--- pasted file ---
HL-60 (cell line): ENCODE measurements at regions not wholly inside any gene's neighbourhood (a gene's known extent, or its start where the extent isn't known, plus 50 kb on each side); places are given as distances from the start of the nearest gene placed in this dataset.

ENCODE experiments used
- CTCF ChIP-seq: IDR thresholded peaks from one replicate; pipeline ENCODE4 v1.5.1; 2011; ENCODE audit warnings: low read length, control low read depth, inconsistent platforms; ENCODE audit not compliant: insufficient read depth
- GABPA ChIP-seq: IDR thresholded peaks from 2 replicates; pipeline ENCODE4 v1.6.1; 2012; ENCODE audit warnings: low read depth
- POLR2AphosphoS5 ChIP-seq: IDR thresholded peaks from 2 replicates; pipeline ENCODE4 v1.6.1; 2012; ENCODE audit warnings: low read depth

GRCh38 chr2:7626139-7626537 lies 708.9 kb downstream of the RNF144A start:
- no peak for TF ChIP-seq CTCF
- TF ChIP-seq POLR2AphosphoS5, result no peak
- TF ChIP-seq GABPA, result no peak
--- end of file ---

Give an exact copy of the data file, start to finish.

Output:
HL-60 (cell line): ENCODE measurements at regions not wholly inside any gene's neighbourhood (a gene's known extent, or its start where the extent isn't known, plus 50 kb on each side); places are given as distances from the start of the nearest gene placed in this dataset.

ENCODE experiments used
- CTCF ChIP-seq: IDR thresholded peaks from one replicate; pipeline ENCODE4 v1.5.1; 2011; ENCODE audit warnings: low read length, control low read depth, inconsistent platforms; ENCODE audit not compliant: insufficient read depth
- GABPA ChIP-seq: IDR thresholded peaks from 2 replicates; pipeline ENCODE4 v1.6.1; 2012; ENCODE audit warnings: low read depth
- POLR2AphosphoS5 ChIP-seq: IDR thresholded peaks from 2 replicates; pipeline ENCODE4 v1.6.1; 2012; ENCODE audit warnings: low read depth

GRCh38 chr2:7626139-7626537 lies 708.9 kb downstream of the RNF144A start:
- no peak for TF ChIP-seq CTCF
- TF ChIP-seq POLR2AphosphoS5, result no peak
- TF ChIP-seq GABPA, result no peak